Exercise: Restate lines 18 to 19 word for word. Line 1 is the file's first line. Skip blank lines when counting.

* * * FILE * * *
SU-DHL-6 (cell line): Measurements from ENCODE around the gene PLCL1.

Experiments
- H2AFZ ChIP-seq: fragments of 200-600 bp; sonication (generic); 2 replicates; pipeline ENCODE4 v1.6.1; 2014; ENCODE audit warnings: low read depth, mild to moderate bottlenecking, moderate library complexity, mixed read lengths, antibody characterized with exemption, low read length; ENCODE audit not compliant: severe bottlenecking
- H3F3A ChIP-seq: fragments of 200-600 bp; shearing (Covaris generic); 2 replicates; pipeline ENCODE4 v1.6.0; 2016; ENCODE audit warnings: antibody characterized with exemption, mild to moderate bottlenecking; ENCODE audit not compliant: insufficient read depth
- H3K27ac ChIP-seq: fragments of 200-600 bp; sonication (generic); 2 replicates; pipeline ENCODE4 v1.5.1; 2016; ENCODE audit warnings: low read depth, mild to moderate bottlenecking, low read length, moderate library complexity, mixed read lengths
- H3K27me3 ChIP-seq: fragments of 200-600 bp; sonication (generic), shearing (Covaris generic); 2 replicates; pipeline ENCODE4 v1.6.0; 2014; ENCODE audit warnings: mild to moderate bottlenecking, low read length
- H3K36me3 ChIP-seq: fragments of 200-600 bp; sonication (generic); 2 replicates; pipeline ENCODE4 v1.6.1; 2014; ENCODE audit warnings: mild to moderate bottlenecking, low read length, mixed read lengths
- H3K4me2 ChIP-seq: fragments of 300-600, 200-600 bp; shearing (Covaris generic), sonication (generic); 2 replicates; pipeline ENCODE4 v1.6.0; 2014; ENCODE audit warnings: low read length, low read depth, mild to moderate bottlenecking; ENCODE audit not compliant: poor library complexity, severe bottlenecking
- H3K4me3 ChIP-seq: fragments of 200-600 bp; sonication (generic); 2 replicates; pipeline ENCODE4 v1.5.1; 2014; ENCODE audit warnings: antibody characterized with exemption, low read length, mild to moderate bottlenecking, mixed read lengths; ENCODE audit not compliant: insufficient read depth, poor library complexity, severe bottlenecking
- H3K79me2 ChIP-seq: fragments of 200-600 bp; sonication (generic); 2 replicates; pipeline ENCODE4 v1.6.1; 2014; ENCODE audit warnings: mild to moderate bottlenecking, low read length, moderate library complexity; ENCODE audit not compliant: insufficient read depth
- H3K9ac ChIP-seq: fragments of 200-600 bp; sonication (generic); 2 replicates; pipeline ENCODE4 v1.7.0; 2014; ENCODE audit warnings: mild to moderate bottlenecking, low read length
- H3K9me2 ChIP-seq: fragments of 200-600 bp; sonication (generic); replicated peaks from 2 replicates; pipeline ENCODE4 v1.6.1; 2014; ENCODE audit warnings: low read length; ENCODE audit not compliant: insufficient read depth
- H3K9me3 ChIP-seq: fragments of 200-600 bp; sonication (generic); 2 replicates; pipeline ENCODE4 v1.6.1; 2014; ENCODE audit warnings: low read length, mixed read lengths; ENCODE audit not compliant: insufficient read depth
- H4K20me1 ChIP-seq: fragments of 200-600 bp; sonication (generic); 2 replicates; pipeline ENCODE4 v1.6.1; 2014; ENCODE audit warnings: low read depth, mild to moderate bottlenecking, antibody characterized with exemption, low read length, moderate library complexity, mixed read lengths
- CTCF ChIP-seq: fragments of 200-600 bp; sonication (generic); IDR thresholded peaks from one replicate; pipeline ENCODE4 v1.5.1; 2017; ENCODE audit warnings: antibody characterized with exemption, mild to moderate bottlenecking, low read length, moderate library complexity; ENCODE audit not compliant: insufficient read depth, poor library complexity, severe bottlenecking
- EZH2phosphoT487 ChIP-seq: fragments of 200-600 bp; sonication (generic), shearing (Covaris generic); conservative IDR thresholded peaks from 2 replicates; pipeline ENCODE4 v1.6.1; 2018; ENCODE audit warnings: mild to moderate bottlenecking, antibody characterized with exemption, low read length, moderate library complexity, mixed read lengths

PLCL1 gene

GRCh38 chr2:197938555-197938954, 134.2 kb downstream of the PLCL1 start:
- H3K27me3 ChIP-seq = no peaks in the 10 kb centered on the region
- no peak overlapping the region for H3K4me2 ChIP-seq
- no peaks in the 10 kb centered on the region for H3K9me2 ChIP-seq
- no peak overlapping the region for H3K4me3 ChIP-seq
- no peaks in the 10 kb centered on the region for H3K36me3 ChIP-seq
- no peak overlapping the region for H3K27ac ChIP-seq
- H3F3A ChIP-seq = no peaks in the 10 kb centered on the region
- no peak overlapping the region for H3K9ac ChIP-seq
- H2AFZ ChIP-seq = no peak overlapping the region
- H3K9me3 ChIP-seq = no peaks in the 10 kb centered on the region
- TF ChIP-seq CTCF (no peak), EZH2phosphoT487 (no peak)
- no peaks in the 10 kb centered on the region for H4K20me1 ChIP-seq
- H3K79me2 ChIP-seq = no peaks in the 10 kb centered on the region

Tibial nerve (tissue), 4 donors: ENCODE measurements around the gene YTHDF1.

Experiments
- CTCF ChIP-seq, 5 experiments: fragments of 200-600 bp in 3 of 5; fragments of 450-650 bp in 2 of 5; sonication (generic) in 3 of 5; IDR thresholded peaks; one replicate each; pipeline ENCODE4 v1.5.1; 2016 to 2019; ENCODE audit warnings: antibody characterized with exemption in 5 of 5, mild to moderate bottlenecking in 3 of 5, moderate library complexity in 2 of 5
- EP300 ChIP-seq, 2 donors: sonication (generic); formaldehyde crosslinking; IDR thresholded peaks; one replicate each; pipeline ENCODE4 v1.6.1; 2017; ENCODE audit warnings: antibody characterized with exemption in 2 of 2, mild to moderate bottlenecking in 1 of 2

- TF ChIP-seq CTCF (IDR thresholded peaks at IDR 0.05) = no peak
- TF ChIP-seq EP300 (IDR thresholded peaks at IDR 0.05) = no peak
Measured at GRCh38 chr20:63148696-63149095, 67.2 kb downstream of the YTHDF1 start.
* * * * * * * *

GRCh38 chr2:197938555-197938954, 134.2 kb downstream of the PLCL1 start:
- H3K27me3 ChIP-seq = no peaks in the 10 kb centered on the region